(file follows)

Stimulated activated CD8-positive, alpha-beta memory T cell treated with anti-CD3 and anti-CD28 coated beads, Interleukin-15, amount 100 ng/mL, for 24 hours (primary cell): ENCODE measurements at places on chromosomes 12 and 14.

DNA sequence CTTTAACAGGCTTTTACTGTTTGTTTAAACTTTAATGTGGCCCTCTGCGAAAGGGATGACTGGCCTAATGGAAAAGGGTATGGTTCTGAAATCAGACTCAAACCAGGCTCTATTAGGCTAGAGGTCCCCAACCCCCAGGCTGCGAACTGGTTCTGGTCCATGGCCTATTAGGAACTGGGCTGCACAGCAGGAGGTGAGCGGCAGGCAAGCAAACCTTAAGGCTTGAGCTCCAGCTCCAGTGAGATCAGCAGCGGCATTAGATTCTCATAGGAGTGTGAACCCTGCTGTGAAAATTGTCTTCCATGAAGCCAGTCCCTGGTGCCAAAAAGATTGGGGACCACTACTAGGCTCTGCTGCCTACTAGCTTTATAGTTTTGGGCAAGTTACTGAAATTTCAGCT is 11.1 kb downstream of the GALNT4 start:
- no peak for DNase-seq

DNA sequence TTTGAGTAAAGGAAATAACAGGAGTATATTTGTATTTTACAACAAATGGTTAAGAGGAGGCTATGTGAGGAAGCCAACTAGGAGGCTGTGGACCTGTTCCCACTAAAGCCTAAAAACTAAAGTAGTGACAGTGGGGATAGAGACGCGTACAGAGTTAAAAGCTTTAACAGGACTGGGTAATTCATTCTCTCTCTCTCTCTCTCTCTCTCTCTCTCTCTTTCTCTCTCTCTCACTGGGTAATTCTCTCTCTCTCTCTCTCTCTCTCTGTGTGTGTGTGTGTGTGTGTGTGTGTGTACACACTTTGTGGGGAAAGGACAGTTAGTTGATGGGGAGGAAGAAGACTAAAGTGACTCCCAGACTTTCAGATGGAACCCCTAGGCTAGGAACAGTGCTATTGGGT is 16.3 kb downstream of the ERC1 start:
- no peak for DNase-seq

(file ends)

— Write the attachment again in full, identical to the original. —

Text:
Stimulated activated CD8-positive, alpha-beta memory T cell treated with anti-CD3 and anti-CD28 coated beads, Interleukin-15, amount 100 ng/mL, for 24 hours (primary cell): ENCODE measurements at places on chromosomes 12 and 14.

DNA sequence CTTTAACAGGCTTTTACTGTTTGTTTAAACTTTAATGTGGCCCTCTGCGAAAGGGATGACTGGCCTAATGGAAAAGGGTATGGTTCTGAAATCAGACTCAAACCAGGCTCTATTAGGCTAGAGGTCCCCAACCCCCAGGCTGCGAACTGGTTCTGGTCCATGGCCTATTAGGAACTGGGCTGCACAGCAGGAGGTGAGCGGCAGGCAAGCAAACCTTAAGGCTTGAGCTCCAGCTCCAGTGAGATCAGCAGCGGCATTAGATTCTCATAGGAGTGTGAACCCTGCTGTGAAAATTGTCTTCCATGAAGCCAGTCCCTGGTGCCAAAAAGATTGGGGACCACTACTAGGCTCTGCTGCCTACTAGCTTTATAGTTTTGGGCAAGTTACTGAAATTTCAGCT is 11.1 kb downstream of the GALNT4 start:
- no peak for DNase-seq

DNA sequence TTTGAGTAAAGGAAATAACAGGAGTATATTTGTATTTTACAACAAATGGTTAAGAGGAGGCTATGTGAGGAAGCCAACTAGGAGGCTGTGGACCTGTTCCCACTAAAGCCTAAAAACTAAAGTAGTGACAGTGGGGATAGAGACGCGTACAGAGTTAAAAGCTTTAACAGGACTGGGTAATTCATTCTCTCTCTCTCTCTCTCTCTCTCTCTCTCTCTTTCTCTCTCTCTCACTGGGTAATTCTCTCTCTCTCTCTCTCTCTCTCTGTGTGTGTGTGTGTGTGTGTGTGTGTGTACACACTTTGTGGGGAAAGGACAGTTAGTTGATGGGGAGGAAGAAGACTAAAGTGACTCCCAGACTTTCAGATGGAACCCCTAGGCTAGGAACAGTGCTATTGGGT is 16.3 kb downstream of the ERC1 start:
- no peak for DNase-seq